On May 9, 2019, the U.S. Court of Appeals for the D.C. Circuit (“D.C. Circuit”) dismissed Otsego 2000 Inc.’s (“Otsego”) petition to set aside a FERC order granting a certificate to Dominion Energy Transmission Inc. (“Dominion”) to construct and operate its New Market Project (“Project”).  Specifically, the D.C. Circuit found that Otsego failed to demonstrate standing to petition the court and that Otsego’s expenditure of resources for litigation was insufficient to demonstrate standing.

On April 28, 2016, FERC approved Dominion’s Project to construct and operate the Project (“Certificate Order”).  On May 18, 2018, FERC denied Otsego’s request for rehearing of the Certificate Order, which argued that FERC was required by the National Environmental Policy Act (“NEPA”) to evaluate the upstream and downstream greenhouse gas emissions resulting from the Project, because FERC found it is not required to analyze the upstream and downstream impacts of a proposed pipeline project unless those impacts are considered the cumulative or indirect effects under NEPA (see May 29, 2018 edition of the WER).  FERC found no evidence that potential indirect impacts of increased greenhouse gas emissions associated with the production or consumption of natural gas were causally related to FERC’s approval of the Project.

At the D.C. Circuit, Otsego argued that FERC was required, pursuant to NEPA, to evaluate upstream and downstream greenhouse gas emissions in the Project’s environmental review.  Otsego also claimed FERC improperly announced a new policy without notice and an opportunity for public comment.  Otsego specifically noted that FERC improperly announced in its rehearing order that it would no longer go beyond NEPA’s requirements to provide information regarding the environmental effects of upstream natural gas production and downstream combustion unless it determines such impacts qualify as direct or indirect effects of a project.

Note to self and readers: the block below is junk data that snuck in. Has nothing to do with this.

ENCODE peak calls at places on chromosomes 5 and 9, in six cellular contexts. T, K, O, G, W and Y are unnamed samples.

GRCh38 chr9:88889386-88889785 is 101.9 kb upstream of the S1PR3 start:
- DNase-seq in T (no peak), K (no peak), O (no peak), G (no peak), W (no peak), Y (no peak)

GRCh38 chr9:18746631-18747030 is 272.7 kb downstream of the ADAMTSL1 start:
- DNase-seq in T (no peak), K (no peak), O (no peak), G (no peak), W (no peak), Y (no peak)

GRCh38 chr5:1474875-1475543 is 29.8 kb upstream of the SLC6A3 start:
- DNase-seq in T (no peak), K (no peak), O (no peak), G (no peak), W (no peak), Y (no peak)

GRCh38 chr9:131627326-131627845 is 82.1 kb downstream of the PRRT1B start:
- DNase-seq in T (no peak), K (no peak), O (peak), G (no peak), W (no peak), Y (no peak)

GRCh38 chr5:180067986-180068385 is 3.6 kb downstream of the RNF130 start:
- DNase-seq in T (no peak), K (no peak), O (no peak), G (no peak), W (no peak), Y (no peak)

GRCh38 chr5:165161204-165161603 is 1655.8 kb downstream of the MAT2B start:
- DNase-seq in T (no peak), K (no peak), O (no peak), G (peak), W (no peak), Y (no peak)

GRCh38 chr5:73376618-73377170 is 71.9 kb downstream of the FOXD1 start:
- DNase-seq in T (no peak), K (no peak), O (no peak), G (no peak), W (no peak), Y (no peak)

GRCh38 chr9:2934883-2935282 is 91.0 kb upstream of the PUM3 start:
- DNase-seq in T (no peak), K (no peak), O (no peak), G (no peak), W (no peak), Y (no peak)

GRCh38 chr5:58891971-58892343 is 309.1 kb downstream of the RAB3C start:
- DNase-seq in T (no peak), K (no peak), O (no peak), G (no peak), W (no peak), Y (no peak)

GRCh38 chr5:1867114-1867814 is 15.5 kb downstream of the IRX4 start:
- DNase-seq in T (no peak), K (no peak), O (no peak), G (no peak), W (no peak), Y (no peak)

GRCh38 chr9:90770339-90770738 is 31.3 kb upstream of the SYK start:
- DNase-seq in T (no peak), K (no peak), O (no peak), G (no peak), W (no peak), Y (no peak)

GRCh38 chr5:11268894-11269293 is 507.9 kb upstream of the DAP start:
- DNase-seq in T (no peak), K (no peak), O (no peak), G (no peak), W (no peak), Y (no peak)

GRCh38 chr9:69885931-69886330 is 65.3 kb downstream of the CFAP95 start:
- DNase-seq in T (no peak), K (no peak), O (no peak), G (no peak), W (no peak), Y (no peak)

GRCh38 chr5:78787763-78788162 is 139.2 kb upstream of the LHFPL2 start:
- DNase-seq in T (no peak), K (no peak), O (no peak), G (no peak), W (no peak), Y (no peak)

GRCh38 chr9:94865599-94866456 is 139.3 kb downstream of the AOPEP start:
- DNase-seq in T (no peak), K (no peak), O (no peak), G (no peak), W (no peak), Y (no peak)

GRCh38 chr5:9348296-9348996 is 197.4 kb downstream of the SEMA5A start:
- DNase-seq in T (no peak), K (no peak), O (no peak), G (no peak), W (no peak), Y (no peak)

The D.C. Circuit dismissed Otsego’s petition because it found Otsego failed to demonstrate standing to petition the court.  The D.C. Circuit noted that Otsego acknowledged at oral argument that it is not a membership organization, and that it does not suggest it has associational standing.  Accordingly, the D.C. Circuit stated that Otesgo’s standing turned on whether it had organizational standing.  The D.C. Circuit found that Otsego did not have organizational standing because its affidavits did not identify any injury other than the organization’s time and money expenditures related to this litigation.  The court further noted that its “precedent makes clear that an organization’s use of resources for litigation, investigation in anticipation of litigation, or advocacy is not sufficient to give rise to an Article III injury.”  Moreover, although Otsego suggested at oral argument that it suffered an “information[al] injury,” the D.C. Circuit found that Otsego did not allege informational injury in its standing affidavits or briefs, and thus the D.C. Circuit did not consider that argument.  Because the D.C. Circuit concluded that Otsego lacked standing, the D.C. Circuit did not reach the merits of Otsego’s claims.

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